“I aspire to become an inhabitant, one who knows and honors the land…I follow various and sometimes crooked paths, yet I am always driven by a single desire, that of learning to be at home.” ~ Scott Russell Sanders
What are your plein air “roots?”
We dug in the dirt. Light was miraculous. During my California youth, down on hands and knees to touch, smell and fondle beach flowers tendrils, pungent and squishy succulents, inhaling the scent of tiny cliff side scrub, peeling puzzle-shaped eucalyptus bark, running my fingers along those arrow-like leaves was a daily ritual. Every canyon trail was fair game.
There’s something from every art movement to love, but before I even knew what it was, plein air painting was in my blood.
Childhood years were a nirvana of clamoring, swimming and hiking in and around the Santa Monica-Pacific Palisades-Malibu landscapes. We lived on a Sullivan Canyon hillside, on Old Ranch Road, in a Cliff May home. At the foot of our long, winding driveway was a large open field, and we called it… “the Field.” Cross the Field and you found yourself on Sullivan Canyon Road. Open and dusty, we kids played, and people rode horses, picnicked, threw frisbees. Now the Field is an established riding arena, and its scrubby oak tree terrain seems shrunken.
But the Field was where I first saw plein air painters at work.
I was 10, my brother six when, one morning, we walked down to the Field. A group of plein air painters had gathered under the eucalyptus. Their clothes, easels, hats…all were “foreign” to us, figures materialized from another era. My brother and I made our way over to the group.
One artist focused on a view oriented toward our house. Holding hands, we watched as the artist suddenly painted us–I with my white blonde hair and John a carrot-topped red-head–into the scene. Two tiny children dwarfed by ancient oaks, eucalyptus, wading in wildflowers, California’s hills sweeping skyward behind us. Nature is the master, we are only suggested.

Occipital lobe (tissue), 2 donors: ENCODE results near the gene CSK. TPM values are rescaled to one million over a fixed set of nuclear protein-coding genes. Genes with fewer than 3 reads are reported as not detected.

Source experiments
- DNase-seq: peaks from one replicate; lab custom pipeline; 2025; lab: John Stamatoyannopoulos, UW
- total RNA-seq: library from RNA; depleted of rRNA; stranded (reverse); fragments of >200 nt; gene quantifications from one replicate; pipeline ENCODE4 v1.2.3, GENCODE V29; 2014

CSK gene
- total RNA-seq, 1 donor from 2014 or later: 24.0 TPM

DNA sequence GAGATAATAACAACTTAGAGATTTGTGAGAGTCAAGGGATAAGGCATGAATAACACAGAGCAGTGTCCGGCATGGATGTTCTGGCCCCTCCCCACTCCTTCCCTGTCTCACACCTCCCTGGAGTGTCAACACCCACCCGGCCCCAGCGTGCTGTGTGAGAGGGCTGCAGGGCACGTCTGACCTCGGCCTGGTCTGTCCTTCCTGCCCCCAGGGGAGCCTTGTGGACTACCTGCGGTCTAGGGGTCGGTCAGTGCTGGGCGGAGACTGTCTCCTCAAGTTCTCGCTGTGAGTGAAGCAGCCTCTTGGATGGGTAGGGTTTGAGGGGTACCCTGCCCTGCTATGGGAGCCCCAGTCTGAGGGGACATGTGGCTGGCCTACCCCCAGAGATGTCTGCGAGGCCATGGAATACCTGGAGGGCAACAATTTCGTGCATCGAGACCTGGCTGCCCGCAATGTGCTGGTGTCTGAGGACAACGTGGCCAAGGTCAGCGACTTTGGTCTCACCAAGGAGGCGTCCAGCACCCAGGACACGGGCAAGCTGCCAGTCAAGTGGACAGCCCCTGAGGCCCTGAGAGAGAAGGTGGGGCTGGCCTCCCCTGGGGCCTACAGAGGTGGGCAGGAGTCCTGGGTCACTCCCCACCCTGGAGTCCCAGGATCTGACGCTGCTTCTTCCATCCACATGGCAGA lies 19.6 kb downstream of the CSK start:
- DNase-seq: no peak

I’m still in contact with California grade school friends. One of my classmates is the great California landscape Impressionist Dennis M. Doheny. His paintings are among the most awarded and sought after works by a living California plein air painter. He’s represented by another classmate, Karges Fine Art’s Whitney Ganz.
I discovered Jim Wodark’s work at last summer’s Rocky Mountain Plein Air Painters “Plein Air for the Park” event. The paint-out is back this summer, a fine venue for meeting and cultivating your plein air palette. So many artists, so many painting styles. Wodark, I think, is a master. His works emit Western dry heat and that silver, scented light permeats the sage.
Lamya Deeb, also new to “Plein Air for the Park” last summer, caught many art lovers’ attention. A quiet presence, she lives and works near Boulder, Colorado. Her paintings are soft whispering masses of color, form and light. Floating, sometimes bordering on the abstract, her paintings represent a departure from more representative plein air styles.
Whenever a plein air work feels so rich that I can “smell” the landscape, I’m a goner.
Plein Air season approaches! It’s my favorite time of year here in Jackson Hole, Grand Teton National Park and the Greater Yellowstone region. Artists are out painting everywhere, offering new work fresh from a session on Antelope Flats, Jenny Lake, Mormon Row, Oxbow, the Elk Refuge, the Teton Village area, Moose, Moran Junction, Spring Gulch Road and Hardeman Ranch .
This summer’s major plein air events in the Jackson Hole/Grand Teton National Park/Greater Yellowstone/Teton Valley, Idaho include: Plein Air for the Park, the National Museum of Wildlife Art’s Plein Air Fest (which includes artists creating works other than plein air paintings), Artists in the Environment, Driggs Plein Air, the Teton Plein Air Painters, and during the Jackson Hole Fall Arts Festival, artists spread out for the “Quick Draw,” a festival favorite!
The Jackson Hole Art Blog is full of plein air stories! Just enter the words “plein air” in the search box to find dozens of stories on Jackson Hole artists and their work! See you out there!